It’s just that, while Roode got over well in NXT, it’s his theme song, “Glorious,” that truly exploded.

“Glorious”—and particularly the gospel choir performance of it upon his debut at TakeOver: Brooklyn—got over huge, and despite playing a heel (and playing the part well) got Roode over as one of the most popular acts in developmental. It got him over enough that WWE seemingly hot-shotted him up to the main roster, not waiting for him to have a clearly defined storyline, or for the traditional post-WrestleMania call up, but rather bringing him up after SummerSlam weekend and as a face.

While the song remains over as one of the fans’ favorites, and Roode’s whole presentation with his robe and exaggerated gestures plays well, the guy has operated mostly without any creative direction ever since, and has only been booked into match situations where he can show so much. Hopefully, he’ll get his heel turn before too much time passes and there’s no turning back from him being a forgettable mid-carder. For what little it’s worth, the theme song alone just might keep him relevant and extend his WWE career.

#5. Enzo Amore, Big Cass, and Carmella

While any of the individuals listed here could go on individually, it’s as a package deal in NXT that this trio quite arguably got its most over. They were never a particularly a well-oiled machine between the ropes, but when they got to the entrance ramp with the spectacle of Enzo’s shuffle, Big Cass’s size, and Carmella’s looks, they engendered instant excitement. And, of course, Amore’s work on the mic shot them into the stratosphere.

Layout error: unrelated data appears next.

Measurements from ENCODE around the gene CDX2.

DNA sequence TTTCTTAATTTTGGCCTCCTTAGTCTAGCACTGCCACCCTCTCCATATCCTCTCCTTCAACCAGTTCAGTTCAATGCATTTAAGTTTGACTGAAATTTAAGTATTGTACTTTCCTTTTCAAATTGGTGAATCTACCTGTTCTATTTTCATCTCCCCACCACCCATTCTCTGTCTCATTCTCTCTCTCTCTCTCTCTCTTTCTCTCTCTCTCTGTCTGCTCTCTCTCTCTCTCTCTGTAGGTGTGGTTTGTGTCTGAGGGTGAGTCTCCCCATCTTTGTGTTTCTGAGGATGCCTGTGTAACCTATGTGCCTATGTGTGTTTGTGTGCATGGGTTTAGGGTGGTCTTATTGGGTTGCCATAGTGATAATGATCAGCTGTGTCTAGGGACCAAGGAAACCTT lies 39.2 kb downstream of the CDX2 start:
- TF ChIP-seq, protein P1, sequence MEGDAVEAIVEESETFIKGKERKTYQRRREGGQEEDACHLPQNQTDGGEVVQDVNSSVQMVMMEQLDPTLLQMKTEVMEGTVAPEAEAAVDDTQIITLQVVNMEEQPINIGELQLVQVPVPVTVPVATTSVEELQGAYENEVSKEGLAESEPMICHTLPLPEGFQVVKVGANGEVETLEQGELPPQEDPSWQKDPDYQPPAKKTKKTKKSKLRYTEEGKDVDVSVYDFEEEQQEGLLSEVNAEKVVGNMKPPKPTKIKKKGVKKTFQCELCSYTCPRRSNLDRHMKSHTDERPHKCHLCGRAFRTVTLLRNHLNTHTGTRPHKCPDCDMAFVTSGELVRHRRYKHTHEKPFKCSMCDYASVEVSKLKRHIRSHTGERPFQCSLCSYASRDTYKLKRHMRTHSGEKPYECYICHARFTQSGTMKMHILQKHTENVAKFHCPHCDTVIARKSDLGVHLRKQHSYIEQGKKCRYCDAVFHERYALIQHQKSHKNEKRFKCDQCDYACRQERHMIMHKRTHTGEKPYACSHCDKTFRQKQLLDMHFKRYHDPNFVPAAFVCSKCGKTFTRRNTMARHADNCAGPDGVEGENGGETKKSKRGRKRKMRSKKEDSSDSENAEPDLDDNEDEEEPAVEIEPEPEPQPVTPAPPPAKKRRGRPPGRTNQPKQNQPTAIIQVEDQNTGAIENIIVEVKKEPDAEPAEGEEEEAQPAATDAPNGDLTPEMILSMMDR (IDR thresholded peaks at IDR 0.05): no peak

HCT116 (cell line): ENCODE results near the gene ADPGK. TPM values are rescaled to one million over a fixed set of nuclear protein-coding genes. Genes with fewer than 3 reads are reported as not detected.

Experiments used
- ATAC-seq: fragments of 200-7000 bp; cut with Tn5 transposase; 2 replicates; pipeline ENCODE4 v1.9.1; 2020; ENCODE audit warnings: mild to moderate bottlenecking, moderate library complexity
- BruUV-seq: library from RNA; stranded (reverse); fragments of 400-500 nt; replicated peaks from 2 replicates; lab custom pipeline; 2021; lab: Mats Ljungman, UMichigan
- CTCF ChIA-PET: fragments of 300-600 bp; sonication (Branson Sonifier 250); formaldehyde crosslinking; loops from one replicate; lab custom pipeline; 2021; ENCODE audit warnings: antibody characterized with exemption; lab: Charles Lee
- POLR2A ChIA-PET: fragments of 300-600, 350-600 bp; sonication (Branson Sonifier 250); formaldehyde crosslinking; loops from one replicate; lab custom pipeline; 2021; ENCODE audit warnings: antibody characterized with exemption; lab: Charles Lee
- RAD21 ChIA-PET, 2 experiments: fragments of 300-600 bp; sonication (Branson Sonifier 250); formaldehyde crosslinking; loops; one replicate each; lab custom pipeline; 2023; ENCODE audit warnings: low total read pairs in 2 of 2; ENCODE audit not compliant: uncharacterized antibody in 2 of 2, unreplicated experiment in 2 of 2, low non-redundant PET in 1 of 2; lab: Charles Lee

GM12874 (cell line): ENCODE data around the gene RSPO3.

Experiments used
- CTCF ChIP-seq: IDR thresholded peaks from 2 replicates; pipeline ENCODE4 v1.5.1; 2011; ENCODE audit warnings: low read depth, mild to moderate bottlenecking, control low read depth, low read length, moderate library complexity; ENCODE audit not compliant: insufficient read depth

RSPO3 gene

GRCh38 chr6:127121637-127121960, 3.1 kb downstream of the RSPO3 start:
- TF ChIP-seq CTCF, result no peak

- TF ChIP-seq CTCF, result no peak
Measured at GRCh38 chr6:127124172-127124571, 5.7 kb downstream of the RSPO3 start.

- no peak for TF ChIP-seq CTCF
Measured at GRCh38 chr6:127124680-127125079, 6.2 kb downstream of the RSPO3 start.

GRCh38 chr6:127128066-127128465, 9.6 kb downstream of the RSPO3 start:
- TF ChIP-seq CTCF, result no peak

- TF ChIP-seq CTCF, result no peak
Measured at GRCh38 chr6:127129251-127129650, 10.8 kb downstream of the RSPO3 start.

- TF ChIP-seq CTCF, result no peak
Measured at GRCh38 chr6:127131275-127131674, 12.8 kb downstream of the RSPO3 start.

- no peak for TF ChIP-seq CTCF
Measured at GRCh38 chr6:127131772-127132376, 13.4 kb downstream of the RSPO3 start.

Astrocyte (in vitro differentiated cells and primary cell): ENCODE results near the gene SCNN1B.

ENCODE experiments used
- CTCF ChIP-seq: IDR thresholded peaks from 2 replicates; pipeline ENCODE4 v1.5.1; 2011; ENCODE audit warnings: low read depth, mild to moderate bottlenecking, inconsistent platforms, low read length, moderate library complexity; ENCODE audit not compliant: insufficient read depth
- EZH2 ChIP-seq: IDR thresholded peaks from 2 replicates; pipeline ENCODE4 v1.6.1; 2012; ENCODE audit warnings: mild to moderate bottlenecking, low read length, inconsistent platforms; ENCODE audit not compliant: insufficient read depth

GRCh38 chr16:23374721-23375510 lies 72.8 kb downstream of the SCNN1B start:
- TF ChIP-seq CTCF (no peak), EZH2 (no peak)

The critics aren’t wrong—in addition to being, at best, just OK at actual wrestling, Amore’s promos on the way to the ring were mostly recitations of the same material over and over again. The shtick was quite good, though, and easy for the crowd to chant along to, besides giving way to some special moments when Amore ad-libbed and targeted specific big-time opponents. The entrance was over enough to keep the team in the spotlight, despite the fact that none of them were particularly good workers (Carmella may have been the most complete wrestler of the three), and ultimately punch their ticket to the main roster.

#4. Melina

Melina was a reasonable enough wrestler, particularly for her era of women’s wrestling in WWE which was much more oriented toward prettier faces working a few spots than athletes delivering hard-hitting, competitive matches. What got her over, though—bringing her to the top of the pack and affording her a legacy, was her entrance.